Washtenaw Community College will continue to partner in University of Michigan-led regional efforts aimed at transitioning the nation to connected and automated vehicles — bolstered by a new $15 million, five-year grant from the U.S. Department of Transportation (USDOT), it was announced today.
That grant renews and expands the Center for Connected and Automated Transportation (CCAT), based in Ann Arbor. The partnership now brings together nine colleges and universities to focus on significantly advancing the U.S. transportation system with emerging technologies that address safety and sustainability.
“We look forward to continuing the important work we began six years ago, as the only community college represented within the CCAT consortium,” said Washtenaw Community College President Dr. Rose B. Bellanca.
WCC’s unique role is to prepare students for emerging mobility jobs, including those in automotive connectivity (V2X), cybersecurity and Smart Cities networks (infrastructure) by developing and adapting curriculum and training programs informed by research of CCAT partners.
Established in 2016 and funded with $15.76 million over its first six years, CCAT is one of 10 regional USDOT University Transportation Centers nationwide. Since that time, the center, which originally included six institutions, has produced a broad range of research that includes:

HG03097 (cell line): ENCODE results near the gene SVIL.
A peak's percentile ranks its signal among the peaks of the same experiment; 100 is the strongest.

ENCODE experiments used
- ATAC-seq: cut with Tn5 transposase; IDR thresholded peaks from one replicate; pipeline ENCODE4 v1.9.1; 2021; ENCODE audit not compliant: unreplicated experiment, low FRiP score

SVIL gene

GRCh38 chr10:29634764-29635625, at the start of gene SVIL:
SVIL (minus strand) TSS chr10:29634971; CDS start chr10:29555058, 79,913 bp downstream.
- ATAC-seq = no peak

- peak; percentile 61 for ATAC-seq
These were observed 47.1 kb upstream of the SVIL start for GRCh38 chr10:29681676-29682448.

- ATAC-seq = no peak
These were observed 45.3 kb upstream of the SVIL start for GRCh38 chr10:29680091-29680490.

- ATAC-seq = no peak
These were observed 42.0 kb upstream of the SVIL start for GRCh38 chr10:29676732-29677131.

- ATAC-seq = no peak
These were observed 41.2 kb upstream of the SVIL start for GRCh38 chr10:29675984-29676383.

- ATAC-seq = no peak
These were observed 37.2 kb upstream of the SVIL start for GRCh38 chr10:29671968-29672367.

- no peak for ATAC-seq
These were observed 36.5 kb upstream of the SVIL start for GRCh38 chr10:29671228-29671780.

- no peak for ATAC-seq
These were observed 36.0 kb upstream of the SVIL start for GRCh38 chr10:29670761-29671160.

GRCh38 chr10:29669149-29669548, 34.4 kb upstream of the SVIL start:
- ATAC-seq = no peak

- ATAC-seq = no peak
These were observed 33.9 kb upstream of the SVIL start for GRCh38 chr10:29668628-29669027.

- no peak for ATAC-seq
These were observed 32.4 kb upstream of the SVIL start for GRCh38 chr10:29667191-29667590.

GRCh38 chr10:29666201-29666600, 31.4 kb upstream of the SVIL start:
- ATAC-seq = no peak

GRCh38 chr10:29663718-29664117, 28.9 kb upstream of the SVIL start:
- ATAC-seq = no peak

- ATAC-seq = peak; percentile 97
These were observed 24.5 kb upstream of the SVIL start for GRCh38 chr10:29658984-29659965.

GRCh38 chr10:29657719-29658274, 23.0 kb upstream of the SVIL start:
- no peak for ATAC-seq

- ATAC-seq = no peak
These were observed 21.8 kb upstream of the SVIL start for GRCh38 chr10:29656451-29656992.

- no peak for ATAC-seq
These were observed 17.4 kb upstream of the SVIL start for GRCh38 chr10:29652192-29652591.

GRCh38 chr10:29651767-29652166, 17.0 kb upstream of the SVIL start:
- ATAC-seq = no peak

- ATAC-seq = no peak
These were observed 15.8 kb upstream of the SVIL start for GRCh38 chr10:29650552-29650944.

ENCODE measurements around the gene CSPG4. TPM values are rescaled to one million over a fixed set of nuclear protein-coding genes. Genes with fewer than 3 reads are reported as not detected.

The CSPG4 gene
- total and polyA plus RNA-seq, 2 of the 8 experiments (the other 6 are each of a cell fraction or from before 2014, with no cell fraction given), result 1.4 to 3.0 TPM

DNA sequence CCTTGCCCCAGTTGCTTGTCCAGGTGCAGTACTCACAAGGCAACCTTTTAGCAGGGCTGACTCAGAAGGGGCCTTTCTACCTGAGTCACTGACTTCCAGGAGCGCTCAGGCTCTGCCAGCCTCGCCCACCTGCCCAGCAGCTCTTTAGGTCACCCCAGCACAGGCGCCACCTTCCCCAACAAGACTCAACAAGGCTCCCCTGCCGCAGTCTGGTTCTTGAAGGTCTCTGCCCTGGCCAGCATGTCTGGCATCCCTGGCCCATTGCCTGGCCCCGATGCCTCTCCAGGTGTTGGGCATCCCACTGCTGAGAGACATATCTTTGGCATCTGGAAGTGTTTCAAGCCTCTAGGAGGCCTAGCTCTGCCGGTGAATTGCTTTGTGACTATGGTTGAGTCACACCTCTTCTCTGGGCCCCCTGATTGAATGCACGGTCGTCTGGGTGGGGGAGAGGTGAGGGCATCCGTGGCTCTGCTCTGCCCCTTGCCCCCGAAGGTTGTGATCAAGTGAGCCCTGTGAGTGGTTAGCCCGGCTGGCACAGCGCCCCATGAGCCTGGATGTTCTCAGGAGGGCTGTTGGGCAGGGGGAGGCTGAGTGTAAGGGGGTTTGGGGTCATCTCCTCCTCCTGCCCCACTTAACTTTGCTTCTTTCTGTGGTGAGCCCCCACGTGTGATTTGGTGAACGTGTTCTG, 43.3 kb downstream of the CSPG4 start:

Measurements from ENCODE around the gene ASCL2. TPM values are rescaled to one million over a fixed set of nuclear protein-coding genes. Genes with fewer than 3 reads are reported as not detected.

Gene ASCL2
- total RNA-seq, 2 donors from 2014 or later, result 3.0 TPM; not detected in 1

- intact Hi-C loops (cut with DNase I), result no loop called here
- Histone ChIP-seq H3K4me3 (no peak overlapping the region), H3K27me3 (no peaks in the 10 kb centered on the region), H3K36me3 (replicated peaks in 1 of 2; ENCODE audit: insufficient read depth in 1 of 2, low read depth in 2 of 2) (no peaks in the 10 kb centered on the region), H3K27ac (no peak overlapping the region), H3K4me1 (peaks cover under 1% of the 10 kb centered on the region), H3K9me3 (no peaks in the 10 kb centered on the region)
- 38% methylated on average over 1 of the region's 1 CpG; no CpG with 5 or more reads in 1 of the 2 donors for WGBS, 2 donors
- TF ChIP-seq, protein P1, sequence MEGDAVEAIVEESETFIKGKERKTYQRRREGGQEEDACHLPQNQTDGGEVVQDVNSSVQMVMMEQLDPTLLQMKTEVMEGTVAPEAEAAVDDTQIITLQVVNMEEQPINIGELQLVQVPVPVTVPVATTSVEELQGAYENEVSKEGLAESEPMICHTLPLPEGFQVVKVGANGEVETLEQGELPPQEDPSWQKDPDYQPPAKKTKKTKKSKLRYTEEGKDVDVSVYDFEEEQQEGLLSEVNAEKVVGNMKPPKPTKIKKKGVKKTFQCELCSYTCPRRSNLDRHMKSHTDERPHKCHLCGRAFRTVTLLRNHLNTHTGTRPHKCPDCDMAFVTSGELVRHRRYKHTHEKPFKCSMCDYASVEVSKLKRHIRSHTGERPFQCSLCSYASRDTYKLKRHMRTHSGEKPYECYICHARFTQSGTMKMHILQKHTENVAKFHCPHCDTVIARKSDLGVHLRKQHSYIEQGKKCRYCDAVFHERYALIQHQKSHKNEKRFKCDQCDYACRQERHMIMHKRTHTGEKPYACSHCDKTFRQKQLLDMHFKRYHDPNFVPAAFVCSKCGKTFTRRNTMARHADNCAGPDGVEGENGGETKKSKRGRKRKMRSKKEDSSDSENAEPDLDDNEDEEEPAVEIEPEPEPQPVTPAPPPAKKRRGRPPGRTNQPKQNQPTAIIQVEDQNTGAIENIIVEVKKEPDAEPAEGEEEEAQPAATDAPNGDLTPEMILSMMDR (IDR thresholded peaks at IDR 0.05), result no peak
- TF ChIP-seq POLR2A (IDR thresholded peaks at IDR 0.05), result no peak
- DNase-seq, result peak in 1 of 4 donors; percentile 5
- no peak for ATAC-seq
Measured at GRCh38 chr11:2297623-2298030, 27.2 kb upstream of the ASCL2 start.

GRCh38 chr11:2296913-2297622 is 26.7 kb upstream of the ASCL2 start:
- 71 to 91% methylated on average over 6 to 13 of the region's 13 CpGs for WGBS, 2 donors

- The creation of an augmented reality testing environment to help train autonomous vehicles how to respond to dangerous traffic incidents.
- Combining human capabilities and artificial intelligence to create “instantaneous crowdsourcing” to back up onboard autonomous systems.
- Platooning connected and automated freight trucks to reduce traffic delays and wear and tear on roads.
- Using data from sensors at intersections to augment the data provided by on-vehicle sensors to more accurately identify and locate pedestrians and other vehicles.
CCAT partners also engaged with over 400 undergraduate and graduate students and oversaw the creation of several educational courses for kindergarten level through college. The courses reached students at WCC, Purdue University and U-M.
“Our University Transportation Center’s work has had a profound impact on the U.S. driving environment — from reduced traffic congestion to improvements in the safety testing of AVs,” said Henry Liu, director of both CCAT and Mcity, a U-M-led public-private mobility research partnership, and a U-M professor of civil and environmental engineering. “We’ve also made strides in preparing a workforce for the continued development and deployment of connected and automated transportation technologies.”
Headquartered in Ann Arbor, the center sits near the heart of the U.S. auto industry and represents Illinois, Indiana, Minnesota, Ohio and Wisconsin as well as Michigan.
“CCAT has also collaborated heavily with industry to establish Southeast Michigan and the Midwest as the definitive regions for connected and automated transportation and mobility,” said Liu.
Original CCAT members include U-M, WCC, Purdue, the University of Akron, the University of Illinois and Central State University in Ohio. The new additions are Northwestern University, the University of Minnesota and the University of Wisconsin.